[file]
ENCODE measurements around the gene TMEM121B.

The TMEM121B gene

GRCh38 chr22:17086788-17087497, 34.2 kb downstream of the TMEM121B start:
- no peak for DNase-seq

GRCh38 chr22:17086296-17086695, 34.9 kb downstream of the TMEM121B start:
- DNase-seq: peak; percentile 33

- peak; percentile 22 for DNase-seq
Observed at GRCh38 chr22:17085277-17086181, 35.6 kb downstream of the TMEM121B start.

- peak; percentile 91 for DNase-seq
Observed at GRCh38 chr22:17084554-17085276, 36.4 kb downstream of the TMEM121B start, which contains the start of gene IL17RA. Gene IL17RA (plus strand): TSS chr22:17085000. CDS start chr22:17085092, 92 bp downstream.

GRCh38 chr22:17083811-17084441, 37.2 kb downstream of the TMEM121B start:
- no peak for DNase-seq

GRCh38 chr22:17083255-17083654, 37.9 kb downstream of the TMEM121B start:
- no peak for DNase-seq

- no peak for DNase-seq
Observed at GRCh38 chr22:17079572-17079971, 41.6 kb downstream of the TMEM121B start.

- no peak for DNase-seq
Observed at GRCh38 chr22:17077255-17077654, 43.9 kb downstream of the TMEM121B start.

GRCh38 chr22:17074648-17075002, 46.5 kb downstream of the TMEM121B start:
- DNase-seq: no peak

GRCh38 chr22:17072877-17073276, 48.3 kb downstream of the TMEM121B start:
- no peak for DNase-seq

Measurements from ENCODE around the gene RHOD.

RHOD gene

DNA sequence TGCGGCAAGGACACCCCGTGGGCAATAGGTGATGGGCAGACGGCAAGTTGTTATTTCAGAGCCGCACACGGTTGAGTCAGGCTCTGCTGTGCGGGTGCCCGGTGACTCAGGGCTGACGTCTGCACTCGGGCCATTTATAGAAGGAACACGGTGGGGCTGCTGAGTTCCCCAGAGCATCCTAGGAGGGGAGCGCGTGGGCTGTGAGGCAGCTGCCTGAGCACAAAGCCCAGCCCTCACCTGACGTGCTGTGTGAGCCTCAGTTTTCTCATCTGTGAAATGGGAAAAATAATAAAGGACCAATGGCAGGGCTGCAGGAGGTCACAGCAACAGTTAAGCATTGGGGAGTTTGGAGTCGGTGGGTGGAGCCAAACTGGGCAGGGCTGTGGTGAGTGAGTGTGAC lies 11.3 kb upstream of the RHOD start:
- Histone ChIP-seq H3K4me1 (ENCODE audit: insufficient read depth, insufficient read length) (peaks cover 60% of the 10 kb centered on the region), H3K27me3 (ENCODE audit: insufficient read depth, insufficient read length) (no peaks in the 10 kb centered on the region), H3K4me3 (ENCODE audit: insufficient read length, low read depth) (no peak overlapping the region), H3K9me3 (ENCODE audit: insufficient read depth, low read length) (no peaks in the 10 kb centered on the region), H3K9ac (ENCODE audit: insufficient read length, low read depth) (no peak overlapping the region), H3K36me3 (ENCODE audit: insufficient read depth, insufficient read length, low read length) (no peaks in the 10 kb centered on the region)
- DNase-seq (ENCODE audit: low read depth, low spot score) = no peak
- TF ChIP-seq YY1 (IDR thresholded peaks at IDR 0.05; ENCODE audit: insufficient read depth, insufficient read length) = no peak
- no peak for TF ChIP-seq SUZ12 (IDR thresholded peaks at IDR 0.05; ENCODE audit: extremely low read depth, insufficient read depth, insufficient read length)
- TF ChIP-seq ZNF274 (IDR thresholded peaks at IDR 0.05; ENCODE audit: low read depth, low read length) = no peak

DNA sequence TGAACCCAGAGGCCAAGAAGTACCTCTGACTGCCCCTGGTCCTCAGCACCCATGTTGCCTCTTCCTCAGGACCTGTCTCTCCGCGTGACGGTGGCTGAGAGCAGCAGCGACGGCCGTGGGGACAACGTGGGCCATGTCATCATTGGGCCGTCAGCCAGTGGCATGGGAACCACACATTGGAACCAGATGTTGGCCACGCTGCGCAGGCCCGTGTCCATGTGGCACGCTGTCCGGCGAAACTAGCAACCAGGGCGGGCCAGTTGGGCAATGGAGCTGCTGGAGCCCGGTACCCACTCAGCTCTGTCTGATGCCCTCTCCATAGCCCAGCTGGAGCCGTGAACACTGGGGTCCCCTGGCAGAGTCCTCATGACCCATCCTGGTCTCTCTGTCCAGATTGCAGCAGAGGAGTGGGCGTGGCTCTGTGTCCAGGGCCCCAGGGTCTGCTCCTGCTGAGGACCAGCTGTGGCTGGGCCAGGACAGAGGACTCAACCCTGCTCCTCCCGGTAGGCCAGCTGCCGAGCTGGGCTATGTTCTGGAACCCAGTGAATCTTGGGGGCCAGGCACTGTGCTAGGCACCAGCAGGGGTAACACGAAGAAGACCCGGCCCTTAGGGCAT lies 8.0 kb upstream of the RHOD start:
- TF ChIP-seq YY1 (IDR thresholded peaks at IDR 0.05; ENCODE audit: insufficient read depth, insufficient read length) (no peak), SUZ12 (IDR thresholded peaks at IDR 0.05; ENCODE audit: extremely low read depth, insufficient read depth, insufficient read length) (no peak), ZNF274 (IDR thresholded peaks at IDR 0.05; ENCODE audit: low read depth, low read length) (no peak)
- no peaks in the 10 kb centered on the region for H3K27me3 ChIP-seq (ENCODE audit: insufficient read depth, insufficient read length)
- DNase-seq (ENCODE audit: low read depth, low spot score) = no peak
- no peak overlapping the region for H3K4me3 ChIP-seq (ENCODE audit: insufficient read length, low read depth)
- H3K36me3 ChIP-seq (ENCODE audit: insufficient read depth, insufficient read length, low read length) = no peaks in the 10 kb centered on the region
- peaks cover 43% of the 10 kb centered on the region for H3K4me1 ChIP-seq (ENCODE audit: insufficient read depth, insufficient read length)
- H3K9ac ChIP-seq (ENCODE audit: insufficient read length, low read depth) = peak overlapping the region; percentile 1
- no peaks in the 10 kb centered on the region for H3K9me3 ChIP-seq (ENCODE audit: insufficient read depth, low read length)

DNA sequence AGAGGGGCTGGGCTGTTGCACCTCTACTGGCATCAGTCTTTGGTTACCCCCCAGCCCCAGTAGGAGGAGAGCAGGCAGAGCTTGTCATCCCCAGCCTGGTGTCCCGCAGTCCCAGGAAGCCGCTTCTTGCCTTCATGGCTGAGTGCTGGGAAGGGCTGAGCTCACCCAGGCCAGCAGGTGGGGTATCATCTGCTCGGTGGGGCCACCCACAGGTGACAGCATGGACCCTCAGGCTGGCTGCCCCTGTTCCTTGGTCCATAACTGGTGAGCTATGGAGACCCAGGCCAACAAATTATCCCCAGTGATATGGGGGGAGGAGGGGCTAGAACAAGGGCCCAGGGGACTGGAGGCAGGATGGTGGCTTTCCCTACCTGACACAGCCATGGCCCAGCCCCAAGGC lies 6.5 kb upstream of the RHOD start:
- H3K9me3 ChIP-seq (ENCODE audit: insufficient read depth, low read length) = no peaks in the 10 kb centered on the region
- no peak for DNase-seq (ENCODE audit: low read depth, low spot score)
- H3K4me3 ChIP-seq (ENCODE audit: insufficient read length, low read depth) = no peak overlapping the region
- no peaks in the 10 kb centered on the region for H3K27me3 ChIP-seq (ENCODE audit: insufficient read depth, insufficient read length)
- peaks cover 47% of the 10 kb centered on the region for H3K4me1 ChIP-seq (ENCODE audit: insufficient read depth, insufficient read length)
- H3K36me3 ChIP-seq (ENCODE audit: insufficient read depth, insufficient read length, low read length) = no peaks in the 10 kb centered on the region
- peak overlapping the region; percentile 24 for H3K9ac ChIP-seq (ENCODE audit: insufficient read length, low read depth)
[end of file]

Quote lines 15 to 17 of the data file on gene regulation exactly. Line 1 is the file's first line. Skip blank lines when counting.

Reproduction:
- no peak for DNase-seq
Observed at GRCh38 chr22:17079572-17079971, 41.6 kb downstream of the TMEM121B start.

- no peak for DNase-seq